Christmas caroling takes a lot of preparation to put together. Besides the singing, the dancing also plays a huge part in how everything goes.

I’ve told my friends that the only way this caroling thing works is if I am the lead singer. People have said that I have a voice of an angel, but my friends think I am a complete joke for some reason.

Good caroling starts with going out and getting a small Christmas tree. Once we get that, we get a boom box and t set up in front of people’s doors in a circle around the tree that we purchased. We hit the “play” button on the boom box and everything starts. It will start like this… “Rockin’ around the Christmas tree”, and I think most of you know the rest. My friends and I go in a clockwise formation around the most beautiful miniature-sized Christmas tree you have ever seen.

Now at this point, the family that opened the door is loving life. They are singing with us. After we are done, they give us a round of applause and maybe even we can score a Christmas dinner and get a meal out of it from the family that watched.

The Ultimate Christmas Caroler

You see, I have had this mindset for quite some time, and I now feel that I can open up to the people who want to hear Elias’ and his friends sing. This will be the first time for me, and I cannot wait for this moment to come.

If anybody is interested in auditioning for Elias’ Caroling Service, please contact me at santashelper@gmail.com. We need as much help as we can getting ready for caroling season.

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On Air: Griffin Radio gives real experience.

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By Dorion Billingslea

 Summit Staff Reporter

Grossmont College’s Griffin Radio teaches students how a radio station works firsthand. By working at the station, which is located in the Media Communications Department, the student DJs learn what it takes to manage, produce and operate a radio station.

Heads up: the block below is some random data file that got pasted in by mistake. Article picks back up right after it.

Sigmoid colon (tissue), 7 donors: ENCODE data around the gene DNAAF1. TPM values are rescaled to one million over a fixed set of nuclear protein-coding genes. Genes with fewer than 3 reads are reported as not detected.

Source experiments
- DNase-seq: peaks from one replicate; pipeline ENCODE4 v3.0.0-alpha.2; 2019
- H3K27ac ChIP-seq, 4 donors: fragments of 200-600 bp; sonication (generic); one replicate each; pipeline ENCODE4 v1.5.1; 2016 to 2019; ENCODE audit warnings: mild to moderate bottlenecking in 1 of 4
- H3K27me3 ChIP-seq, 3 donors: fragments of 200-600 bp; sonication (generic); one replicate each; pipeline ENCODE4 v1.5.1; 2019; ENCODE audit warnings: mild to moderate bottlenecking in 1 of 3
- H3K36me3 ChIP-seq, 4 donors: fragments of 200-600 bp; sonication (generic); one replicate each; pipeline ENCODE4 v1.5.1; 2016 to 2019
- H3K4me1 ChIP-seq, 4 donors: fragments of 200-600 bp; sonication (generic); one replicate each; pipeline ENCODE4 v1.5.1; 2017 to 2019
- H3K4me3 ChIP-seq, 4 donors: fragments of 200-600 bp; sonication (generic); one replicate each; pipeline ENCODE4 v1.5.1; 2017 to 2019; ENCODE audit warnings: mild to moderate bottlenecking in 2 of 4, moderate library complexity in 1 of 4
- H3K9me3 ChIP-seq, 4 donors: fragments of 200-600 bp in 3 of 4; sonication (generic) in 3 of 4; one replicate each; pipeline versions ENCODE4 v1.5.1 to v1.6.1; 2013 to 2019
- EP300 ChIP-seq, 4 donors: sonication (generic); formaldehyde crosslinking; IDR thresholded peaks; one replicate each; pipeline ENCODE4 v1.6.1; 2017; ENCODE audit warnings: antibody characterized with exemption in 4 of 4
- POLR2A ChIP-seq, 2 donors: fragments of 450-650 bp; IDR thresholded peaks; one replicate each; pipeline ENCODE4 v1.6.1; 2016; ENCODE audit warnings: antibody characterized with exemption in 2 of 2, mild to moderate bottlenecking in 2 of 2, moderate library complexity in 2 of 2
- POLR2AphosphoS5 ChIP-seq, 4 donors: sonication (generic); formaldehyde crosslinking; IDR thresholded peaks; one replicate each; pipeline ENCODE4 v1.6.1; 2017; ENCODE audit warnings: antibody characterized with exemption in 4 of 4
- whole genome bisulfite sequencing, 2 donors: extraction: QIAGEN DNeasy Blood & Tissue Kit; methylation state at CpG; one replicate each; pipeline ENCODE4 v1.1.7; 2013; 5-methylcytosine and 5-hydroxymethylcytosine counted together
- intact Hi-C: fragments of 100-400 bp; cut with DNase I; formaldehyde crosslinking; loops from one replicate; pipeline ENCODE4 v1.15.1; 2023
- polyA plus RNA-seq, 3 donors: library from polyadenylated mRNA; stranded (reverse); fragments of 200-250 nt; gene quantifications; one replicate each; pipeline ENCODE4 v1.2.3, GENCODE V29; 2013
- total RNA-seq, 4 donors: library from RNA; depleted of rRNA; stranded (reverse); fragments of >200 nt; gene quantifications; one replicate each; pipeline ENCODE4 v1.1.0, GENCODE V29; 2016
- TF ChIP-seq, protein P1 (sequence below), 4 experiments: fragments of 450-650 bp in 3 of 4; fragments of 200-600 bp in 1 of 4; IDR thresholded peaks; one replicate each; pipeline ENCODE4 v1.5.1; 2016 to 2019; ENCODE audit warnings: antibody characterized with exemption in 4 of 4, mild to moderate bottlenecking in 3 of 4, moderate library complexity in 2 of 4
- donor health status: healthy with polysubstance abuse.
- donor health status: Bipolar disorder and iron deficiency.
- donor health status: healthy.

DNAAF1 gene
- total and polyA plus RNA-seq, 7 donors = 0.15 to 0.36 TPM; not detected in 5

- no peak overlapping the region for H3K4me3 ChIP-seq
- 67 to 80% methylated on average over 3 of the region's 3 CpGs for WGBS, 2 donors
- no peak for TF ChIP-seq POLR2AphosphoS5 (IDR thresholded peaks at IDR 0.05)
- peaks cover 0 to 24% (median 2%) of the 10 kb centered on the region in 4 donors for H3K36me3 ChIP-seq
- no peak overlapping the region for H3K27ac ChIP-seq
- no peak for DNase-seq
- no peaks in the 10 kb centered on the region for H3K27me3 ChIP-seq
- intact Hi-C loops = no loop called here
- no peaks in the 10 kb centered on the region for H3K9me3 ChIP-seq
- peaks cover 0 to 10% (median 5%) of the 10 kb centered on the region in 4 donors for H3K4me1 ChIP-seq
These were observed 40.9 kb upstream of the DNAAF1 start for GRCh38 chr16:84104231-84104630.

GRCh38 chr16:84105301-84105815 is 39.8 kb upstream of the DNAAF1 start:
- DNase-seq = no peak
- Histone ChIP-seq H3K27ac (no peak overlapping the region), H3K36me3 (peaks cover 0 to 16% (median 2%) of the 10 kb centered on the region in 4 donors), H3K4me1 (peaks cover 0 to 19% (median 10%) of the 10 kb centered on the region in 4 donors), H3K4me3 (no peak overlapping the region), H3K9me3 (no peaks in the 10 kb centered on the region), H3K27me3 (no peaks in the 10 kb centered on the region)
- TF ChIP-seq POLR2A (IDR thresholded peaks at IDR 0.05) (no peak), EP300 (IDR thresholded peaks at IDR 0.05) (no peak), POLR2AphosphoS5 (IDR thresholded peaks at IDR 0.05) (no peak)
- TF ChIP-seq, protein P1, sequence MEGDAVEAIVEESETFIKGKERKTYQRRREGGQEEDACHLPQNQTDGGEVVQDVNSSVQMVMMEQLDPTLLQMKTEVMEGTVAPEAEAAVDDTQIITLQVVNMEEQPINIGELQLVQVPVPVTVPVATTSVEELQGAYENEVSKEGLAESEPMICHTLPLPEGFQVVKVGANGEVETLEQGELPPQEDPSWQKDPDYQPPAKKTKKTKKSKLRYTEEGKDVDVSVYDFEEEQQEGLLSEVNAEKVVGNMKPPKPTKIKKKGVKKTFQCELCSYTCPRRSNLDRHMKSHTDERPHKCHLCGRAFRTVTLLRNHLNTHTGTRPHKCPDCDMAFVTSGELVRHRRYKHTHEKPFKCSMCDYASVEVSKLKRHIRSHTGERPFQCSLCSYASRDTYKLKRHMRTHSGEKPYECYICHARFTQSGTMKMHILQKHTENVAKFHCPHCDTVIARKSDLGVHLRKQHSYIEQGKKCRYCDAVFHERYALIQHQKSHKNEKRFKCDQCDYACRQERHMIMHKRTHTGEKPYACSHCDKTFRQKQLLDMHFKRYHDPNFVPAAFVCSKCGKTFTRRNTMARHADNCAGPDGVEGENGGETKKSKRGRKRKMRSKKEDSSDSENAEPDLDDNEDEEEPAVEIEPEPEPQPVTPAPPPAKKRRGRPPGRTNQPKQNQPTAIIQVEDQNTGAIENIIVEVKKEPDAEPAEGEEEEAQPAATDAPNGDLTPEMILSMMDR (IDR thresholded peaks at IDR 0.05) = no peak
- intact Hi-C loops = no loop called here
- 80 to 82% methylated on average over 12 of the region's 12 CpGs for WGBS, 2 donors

There are many different kinds of radio stations that just play all music or no music; Griffin Radio does both. On Tuesdays and Thursdays from 10 to 11 a.m., the station plays alternative, rock and some rap. From noon to 1 p.m., the radio plays electronic dance music, rap and hip hop.

After they play a certain amount of songs, the student DJs will start a conversation.

Student Eden Latoni aka "Dj Deadbeat" in action

Student Eden Latoni aka “Dj Deadbeat” in action

“Sometimes my fellow DJ friend, ‘DJ Rated R,’ and I will have some funny dialogue going,” said Eden Latoni says, a radio student who goes by “DJ DeadBeat.” “Also we have to do announcements and promotions live so we talk pretty often.”

Everybody in the campus radio is revamping it to be the best it can be; now they’re looking for listeners. “The more listeners we get, the more we can do to improve the station, so everyone should listen,” Latoni said.

The campus radio class, MCOM-119, meets Tuesdays and Thursdays from 8:30 to 11:50 a.m. The class is four semesters long, and requires the completion of MCOM-113 or MCOM-116.

Griffin Radio is broadcasted online via Tune In; you can listen to it at grossmont.edu/griffinradio.

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Cyber Makeover: Grossmont College welcomes a new student-based website.

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By Sheridan Martinez

 Summit Editor in Chief

What’s Grossmont College’s gift to you this holiday season? A new website for the New Year.

Launching on Dec. 19, Grossmont College will have a completely new website with a new layout. Created especially to connect more with students, the website will provide easier navigation, new event calendars, search bars and updated photos. Students will be able to operate the website more easily and locate the resources they might need.

According to Lorena Ruggero, the director of Grossmont College Community Relations, “The new website is light years ahead of our current website from its layout – it can be viewed easily on smartphones, tablets and PCs – to how it’s designed, using a web-accessible content management system.”

Credit for the design and creation of the new website goes to: GCCCD Information Systems, Beacon and Hannon Hill, who designed the “cascade” content management system, also known as a type of styling, html or coding for websites.

Sue Gonda, Academic Senate president and a Grossmont College history instructor, said, “Location of information in the new site was created with the student college experience in mind, so hopefully students will find the site more intuitive and streamlined.”

The planning of a new a website has been going on for years, and, finally—with the help of the district, faculty, students and the Grossmont College website design taskforce— it can finally become a reality. Stay tuned for the release of the new website, Griffins.